Reviews

'Hanna': A Perfect Soldier

Along with makeup and sisterly advice, the regular teenager Sophie provides the trained killer Hanna with a glimpse of what she's missed.


Hanna

Director: Joe Wright
Cast: Saoirse Ronan, Eric Bana, Cate Blanchett, Tom Hollander, Olivia Williams, Jason Flemyng, Jessica Barden, Michelle Dockery
Rated: PG-13
Studio: Focus Features
Year: 2011
US date: 2011-04-08 (General release)
UK date: 2011-05-06 (General release)
Website
Trailer

Hanna starts in snow. At first sky and horizon blur in a bright whiteness that is also, oddly and promisingly, somber. The surface you're seeing is actually water, and on it floats a swan.

The sight is exotic, maybe poetic, and too obviously metaphorical. But it's subtle compared with what follows, as this swan becomes one of many signs of the girl you're about to see, the whiter than white Hanna (Saoirse Ronan), a youthful 16-year-old with eyebrows so light they're barely legible on her perfectly -- and I mean, perfectly -- pale face. But Hanna's not so pure as her driven surroundings: she's a trained killer, as well as an expert in multiple languages, weapons systems, and body parts. You won't be surprised that she's learned all this from her dad, Erik (Eric Bana). She also copies his vaguely Germanic accent and rustic style of dress -- animal skins and hoods and laces to defend against the elements.

That doesn’t mean she's wholly defended against the world beyond her Finnish winter wonderland. But she'll head out anyway, because that's the logic of a film like this, a film preposterous and careless and wholly in love with itself.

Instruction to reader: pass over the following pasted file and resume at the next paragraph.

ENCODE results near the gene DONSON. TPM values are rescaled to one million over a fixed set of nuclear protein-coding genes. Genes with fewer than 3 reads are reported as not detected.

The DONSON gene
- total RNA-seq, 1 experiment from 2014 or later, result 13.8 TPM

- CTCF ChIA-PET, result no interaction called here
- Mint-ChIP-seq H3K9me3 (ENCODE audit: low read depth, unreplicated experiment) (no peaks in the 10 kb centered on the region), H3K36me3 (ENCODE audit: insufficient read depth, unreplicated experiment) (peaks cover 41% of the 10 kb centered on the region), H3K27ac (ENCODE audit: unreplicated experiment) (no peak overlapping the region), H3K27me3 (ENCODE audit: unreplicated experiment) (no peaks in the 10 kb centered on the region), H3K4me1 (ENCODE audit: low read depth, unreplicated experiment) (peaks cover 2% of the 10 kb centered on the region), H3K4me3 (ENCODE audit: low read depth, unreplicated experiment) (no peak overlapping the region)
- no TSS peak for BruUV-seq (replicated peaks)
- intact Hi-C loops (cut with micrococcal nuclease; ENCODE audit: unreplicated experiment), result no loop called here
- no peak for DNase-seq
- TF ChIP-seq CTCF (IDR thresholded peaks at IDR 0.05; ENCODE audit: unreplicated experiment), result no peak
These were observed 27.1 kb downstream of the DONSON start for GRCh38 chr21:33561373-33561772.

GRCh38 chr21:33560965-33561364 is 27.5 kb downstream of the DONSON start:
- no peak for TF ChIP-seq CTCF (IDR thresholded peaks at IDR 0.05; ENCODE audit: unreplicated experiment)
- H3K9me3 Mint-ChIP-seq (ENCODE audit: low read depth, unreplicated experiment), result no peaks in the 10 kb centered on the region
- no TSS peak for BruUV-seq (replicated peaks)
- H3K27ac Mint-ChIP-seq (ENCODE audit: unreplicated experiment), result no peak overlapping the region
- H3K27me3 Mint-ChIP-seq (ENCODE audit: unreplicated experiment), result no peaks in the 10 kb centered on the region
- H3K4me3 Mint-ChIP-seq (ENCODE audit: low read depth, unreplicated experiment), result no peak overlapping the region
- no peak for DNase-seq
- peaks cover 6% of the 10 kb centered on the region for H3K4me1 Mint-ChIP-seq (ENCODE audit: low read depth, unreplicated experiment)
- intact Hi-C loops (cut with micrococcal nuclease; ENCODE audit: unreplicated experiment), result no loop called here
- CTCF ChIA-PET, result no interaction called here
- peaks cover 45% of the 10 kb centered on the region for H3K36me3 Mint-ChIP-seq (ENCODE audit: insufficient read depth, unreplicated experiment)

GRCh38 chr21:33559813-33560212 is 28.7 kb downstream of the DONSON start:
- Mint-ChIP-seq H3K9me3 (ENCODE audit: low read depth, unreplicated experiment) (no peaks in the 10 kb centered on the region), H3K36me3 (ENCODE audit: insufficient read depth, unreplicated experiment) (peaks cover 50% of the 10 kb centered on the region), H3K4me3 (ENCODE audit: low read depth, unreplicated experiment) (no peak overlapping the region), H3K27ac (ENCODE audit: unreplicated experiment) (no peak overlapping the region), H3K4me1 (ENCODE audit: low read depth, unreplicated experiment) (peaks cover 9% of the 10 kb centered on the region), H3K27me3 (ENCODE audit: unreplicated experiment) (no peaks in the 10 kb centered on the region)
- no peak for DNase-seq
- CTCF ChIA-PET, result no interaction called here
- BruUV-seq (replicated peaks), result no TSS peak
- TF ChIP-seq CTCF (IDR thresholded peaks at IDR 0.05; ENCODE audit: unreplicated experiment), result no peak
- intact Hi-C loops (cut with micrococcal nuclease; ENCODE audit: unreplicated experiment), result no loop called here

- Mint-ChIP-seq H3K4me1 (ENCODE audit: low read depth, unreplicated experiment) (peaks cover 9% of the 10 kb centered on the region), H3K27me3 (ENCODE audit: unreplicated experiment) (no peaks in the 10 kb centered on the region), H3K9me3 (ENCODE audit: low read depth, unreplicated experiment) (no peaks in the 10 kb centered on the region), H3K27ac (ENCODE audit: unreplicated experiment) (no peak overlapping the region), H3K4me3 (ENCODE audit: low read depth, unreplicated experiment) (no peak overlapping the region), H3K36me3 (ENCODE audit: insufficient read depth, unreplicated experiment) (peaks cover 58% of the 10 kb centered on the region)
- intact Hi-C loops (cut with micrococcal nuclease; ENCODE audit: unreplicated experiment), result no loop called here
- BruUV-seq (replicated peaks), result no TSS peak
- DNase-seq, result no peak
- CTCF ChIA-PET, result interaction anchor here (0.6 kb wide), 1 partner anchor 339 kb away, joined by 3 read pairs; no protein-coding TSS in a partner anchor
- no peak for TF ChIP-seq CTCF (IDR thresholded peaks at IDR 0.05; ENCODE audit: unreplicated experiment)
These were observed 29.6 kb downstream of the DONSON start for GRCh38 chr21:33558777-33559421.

Or maybe, in love with Hanna as she represents that self -- by turns sweetly childlike and stunningly brutal. Like Mindy in Kick-Ass, Max in Dark Angel, and Nikita in La Femme, she's a girl designed and/or tutored by unhappy people for lurid purposes, like military brilliance or heartless efficiency. Her father is noticeably unhinged, repeatedly assaulting her in order to assure himself she's ready to leave home. He's got his reason and it’s the usual one -- revenge.

Targeting his former CIA handler, Marissa (Cate Blanchett), Erik doesn't quite take the long view -- like, what trauma he's inflicted on Hanna and how this might, you know, shape her going forward. But if it's disturbing that Erik is using his kid for his own violent ends, it's not exactly news either. Yes, it would have been nice if he'd prepped Hanna more extensively, say, let her in on a secret called electricity or how the TV isn't actually sending helicopters to get her... though such instruction would obviate the scenes where she repeatedly turns a light switch on and off, enchanted by the effects, or has to sort out differences between a war movie on TV and the overhead fan she encounters in Morocco. As the camera careens to show her amazement, you're asked to see her as an innocent, a Bourne-like product of a corrupt system.

Hanna's abject naïveté is underlined by her affection for Grimm's fairytales (her fingers trace the drawings in her favorite book) as well as her reaction to a first kiss: the hapless Spanish boy who proffers it ends up splat on the ground with his neck nearly broken. "Should I let him go?" Hanna wonders out loud. "As opposed to what?" answers her new BFF, Sophie (Jessica Barden). As Hanna crouches over her almost prey, Sophie stands in for the regular teenager, interested in tight jeans and pop music and blue eye shadow.